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Actionable news in PTX: Pernix Therapeutics Holdings, Inc.,

Can Pernix Turn Things Around?

Summary

Pernix is in a very difficult financial situation and will probably not be able to service debt in its current form.

36% dilution in just one quarter for just $12 million shows how serious the situation is.

New management and a sales team restructuring could turn things around.

Contrary to recent rumors, Horizon Pharma and Concordia are not buying Pernix.

A lot has happened to Pernix (NASDAQ:PTX) since my last update. As many of you are aware, I sold my shares at a loss and have since dropped coverage on Pernix. In the meantime, I have received a lot of requests to chime in on the latest developments and have decided to write another article. The situation is not great. The main problem is the high debt burden and the lack of real growth due to pricing pressure and execution failure. The current revenue run rate is not enough to cover operating expenses, let alone service debt. I expected a lot from Zohydro and, eventually, from the company's PPD program, but both have been a disappointment so far (though the PPD program is ramping up). Many readers that contacted me have high hopes for a buyout, but the value a buyer would get is now highly questionable. This article will shed some light on the problems the company has now and the problems that it will have in the future and the possible solutions. I remain on the sidelines with no intention of buying but felt compelled to write this piece due to heavy reader interest.

The problems

The company's financial situation is very difficult:

  • The outstanding debt is $339 million and the net debt is $310 million.
  • The company has to pay almost $30 million in interest every year and half of Treximet net sales (interest + principal) to Treximet note holders.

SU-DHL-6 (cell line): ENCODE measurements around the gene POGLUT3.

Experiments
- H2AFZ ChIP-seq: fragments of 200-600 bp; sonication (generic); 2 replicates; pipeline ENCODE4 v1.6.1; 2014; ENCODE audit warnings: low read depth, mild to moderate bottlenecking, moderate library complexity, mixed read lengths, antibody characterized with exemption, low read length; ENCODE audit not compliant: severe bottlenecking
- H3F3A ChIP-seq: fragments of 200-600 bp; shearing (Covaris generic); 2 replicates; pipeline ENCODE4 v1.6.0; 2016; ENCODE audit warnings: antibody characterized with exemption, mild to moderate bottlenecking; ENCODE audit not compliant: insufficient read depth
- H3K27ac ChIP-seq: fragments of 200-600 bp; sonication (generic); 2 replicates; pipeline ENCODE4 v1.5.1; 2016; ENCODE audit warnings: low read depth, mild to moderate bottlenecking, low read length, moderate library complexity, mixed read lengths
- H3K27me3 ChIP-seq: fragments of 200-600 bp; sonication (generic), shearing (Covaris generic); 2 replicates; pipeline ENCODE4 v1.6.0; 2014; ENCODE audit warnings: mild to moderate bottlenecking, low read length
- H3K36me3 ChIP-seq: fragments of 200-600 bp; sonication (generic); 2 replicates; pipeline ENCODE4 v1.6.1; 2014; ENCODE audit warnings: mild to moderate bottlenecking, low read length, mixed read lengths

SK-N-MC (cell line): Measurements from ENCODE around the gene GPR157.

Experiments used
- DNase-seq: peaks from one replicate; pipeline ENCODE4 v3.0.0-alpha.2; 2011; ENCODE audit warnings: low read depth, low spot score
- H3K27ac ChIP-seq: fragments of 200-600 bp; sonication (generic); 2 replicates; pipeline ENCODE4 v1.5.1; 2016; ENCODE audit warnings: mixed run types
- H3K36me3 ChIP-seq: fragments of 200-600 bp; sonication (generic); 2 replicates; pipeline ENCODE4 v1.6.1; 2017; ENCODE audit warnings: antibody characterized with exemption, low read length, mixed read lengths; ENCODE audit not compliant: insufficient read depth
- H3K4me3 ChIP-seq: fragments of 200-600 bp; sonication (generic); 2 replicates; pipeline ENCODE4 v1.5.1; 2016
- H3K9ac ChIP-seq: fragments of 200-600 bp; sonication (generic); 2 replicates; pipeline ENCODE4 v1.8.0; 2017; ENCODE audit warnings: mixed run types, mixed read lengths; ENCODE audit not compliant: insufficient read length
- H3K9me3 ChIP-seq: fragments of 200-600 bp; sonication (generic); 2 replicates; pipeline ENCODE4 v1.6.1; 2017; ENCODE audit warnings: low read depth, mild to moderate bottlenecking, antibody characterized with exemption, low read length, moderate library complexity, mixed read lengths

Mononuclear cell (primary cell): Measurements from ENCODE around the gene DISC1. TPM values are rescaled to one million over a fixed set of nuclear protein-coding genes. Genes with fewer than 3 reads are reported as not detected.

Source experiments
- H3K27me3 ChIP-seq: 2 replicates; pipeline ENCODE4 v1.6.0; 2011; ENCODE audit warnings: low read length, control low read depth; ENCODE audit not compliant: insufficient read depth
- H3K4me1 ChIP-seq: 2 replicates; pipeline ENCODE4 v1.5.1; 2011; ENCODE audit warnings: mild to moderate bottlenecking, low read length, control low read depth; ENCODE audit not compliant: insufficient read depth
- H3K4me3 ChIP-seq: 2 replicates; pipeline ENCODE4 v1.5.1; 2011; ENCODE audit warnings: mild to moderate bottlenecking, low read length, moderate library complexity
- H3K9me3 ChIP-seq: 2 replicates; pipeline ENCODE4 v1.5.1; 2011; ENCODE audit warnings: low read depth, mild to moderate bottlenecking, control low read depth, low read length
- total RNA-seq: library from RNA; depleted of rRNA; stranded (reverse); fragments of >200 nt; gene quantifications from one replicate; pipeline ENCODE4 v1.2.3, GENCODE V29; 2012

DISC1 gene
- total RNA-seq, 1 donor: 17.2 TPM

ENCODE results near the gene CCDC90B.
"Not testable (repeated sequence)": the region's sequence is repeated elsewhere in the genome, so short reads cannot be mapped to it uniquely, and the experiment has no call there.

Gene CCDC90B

• As of Q2 2016, the company's EBITDA was negative $1.4 million. If we include around $9 million in interest payments (notwithstanding the Treximet principal payments two times a year) this translates into a $10 million a quarter cash burn.
  • Pernix had $29 million in cash and equivalents and total liquidity of around $40 million.
  • The company paid $17 million in principal and interest payments to Treximet note holders on August 1.
  • The company diluted the shareholder base by 36% in the second quarter and it raised just $12 million.

I assume the company will generate positive EBITDA in Q3 and Q4, and I estimate the cash burn in 2H 2016 at $20-25 million (including the principal and interest payment to Treximet note holders). Pernix would have been very short on cash if it hadn't raised those $12 million and diluted the shareholder base by a whopping 36% in just one quarter. The company can raise $87 million more through its controlled equity program and at this rate, the share count would rise from 88 million to over 200 million over the next few quarters and it would be just a temporary fix.

The other problem is...


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